|success! heading home after the race|
I ran 40 miles in the past week. The winter olympians in South Korea inspired me. My longest run was a personal best (non-race) distance of 22 miles up river from Sacramento, north toward Auburn, where my next race will be held on March 3rd. I will rest my legs between now and then, and focus on my diet and yoga. The #WTC Ultra 50K looks to be a great challenge for me again this year, as I got poison oak while hiking in Winters and could not do much hill work. As in 2017, I am not prepared for the steep ascent midway through the trails. No matter! What I love about the ultra is how it tunes me mentally and spiritually, and to endure physical pain. This tuning benefits me in myriad facets of life.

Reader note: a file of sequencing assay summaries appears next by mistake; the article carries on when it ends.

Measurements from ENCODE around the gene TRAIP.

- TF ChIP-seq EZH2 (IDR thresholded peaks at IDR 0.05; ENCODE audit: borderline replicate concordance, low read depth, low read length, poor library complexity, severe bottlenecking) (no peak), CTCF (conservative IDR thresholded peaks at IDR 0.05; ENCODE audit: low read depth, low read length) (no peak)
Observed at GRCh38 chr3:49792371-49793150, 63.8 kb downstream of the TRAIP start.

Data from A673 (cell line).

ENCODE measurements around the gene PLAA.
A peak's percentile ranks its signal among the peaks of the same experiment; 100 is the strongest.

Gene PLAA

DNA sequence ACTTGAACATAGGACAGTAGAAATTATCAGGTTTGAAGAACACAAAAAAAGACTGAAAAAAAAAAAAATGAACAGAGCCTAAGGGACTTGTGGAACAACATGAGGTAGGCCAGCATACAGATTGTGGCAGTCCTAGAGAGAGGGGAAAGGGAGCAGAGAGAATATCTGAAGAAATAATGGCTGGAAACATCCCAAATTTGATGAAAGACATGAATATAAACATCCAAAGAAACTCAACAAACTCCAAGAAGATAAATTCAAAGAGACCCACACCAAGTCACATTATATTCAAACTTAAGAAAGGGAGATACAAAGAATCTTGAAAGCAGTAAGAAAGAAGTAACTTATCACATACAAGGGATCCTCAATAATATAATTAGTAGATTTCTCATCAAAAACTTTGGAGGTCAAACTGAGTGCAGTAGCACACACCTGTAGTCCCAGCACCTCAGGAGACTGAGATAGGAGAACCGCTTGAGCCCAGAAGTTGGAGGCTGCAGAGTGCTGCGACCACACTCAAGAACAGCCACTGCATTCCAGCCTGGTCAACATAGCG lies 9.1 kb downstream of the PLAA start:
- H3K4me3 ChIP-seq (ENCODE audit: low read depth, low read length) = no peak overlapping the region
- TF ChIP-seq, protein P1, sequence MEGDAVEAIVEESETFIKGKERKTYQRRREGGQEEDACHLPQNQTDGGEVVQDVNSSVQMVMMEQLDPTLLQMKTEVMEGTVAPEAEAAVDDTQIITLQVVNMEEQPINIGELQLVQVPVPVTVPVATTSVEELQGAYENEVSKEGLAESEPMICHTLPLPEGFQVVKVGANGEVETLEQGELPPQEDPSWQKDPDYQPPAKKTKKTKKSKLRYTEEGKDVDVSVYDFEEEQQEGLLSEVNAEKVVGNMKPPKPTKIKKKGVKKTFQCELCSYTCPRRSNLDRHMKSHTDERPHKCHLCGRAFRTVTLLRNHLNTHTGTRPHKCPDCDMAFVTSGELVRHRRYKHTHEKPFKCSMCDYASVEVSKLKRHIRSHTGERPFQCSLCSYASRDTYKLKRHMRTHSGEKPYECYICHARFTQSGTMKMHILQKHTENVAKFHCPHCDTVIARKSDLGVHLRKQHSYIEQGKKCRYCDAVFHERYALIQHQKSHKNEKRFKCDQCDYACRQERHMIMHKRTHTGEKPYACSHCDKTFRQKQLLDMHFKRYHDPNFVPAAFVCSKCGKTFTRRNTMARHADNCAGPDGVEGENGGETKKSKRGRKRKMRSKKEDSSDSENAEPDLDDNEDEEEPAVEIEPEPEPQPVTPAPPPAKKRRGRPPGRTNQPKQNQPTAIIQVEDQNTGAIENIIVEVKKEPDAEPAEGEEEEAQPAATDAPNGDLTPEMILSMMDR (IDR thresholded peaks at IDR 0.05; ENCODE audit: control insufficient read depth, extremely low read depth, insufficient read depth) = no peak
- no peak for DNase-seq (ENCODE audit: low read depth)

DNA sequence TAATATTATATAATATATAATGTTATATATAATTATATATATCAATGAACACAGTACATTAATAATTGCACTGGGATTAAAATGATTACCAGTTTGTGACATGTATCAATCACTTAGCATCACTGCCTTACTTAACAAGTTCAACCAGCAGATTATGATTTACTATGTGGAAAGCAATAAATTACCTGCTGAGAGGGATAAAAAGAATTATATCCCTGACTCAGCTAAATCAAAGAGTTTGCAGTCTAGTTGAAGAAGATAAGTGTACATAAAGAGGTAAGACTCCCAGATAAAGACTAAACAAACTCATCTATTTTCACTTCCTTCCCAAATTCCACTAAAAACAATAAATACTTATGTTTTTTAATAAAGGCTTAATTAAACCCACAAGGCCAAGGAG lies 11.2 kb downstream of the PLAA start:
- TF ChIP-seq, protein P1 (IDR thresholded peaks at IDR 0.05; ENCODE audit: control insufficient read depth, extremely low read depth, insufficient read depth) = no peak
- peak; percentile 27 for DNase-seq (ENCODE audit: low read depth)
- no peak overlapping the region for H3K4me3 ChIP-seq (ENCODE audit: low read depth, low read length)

He was demure in between binges. She was the polliwog in his flying fish fry, hiding under the curtain in the fringes. They were mutuals who secretly willed a corruption, playing hide-n-seek in a hobby lobby of manipulations. She got busy with telemarketers on the home line, keeping them guessing in a cold steep run up of daytime, followed by the evening news, the blackouts and hysterics. The whole enchilada was ready made for talk show generics. Not her. People like her.